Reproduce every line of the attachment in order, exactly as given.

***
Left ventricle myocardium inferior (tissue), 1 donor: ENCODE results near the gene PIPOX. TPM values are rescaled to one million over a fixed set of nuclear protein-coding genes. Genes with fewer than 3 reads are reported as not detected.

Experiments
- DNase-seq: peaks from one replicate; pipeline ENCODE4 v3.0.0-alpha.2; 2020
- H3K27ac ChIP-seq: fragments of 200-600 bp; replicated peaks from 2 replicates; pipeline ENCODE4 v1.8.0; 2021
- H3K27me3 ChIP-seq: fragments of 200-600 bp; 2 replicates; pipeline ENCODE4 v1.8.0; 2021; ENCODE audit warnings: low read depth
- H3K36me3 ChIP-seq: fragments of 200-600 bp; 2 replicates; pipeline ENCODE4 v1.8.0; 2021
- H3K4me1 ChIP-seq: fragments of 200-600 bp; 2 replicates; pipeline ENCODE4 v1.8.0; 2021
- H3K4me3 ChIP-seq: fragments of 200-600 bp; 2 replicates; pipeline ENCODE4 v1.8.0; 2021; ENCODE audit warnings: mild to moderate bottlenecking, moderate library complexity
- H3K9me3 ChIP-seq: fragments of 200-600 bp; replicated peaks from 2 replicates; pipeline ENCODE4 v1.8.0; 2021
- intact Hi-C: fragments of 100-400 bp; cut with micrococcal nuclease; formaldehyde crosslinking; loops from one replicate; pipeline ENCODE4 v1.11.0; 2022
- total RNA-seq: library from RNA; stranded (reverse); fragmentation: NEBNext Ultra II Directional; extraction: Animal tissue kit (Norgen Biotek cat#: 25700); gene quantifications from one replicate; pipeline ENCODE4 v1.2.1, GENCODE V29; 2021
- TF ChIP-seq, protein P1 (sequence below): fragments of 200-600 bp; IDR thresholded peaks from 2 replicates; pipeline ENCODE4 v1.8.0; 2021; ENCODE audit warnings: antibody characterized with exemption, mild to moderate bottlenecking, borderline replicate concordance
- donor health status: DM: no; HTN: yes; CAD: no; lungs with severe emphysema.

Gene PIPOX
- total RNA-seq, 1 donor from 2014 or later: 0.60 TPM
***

Left ventricle myocardium inferior (tissue), 1 donor: ENCODE results near the gene PIPOX. TPM values are rescaled to one million over a fixed set of nuclear protein-coding genes. Genes with fewer than 3 reads are reported as not detected.

Experiments
- DNase-seq: peaks from one replicate; pipeline ENCODE4 v3.0.0-alpha.2; 2020
- H3K27ac ChIP-seq: fragments of 200-600 bp; replicated peaks from 2 replicates; pipeline ENCODE4 v1.8.0; 2021
- H3K27me3 ChIP-seq: fragments of 200-600 bp; 2 replicates; pipeline ENCODE4 v1.8.0; 2021; ENCODE audit warnings: low read depth
- H3K36me3 ChIP-seq: fragments of 200-600 bp; 2 replicates; pipeline ENCODE4 v1.8.0; 2021
- H3K4me1 ChIP-seq: fragments of 200-600 bp; 2 replicates; pipeline ENCODE4 v1.8.0; 2021
- H3K4me3 ChIP-seq: fragments of 200-600 bp; 2 replicates; pipeline ENCODE4 v1.8.0; 2021; ENCODE audit warnings: mild to moderate bottlenecking, moderate library complexity
- H3K9me3 ChIP-seq: fragments of 200-600 bp; replicated peaks from 2 replicates; pipeline ENCODE4 v1.8.0; 2021
- intact Hi-C: fragments of 100-400 bp; cut with micrococcal nuclease; formaldehyde crosslinking; loops from one replicate; pipeline ENCODE4 v1.11.0; 2022
- total RNA-seq: library from RNA; stranded (reverse); fragmentation: NEBNext Ultra II Directional; extraction: Animal tissue kit (Norgen Biotek cat#: 25700); gene quantifications from one replicate; pipeline ENCODE4 v1.2.1, GENCODE V29; 2021
- TF ChIP-seq, protein P1 (sequence below): fragments of 200-600 bp; IDR thresholded peaks from 2 replicates; pipeline ENCODE4 v1.8.0; 2021; ENCODE audit warnings: antibody characterized with exemption, mild to moderate bottlenecking, borderline replicate concordance
- donor health status: DM: no; HTN: yes; CAD: no; lungs with severe emphysema.

Gene PIPOX
- total RNA-seq, 1 donor from 2014 or later: 0.60 TPM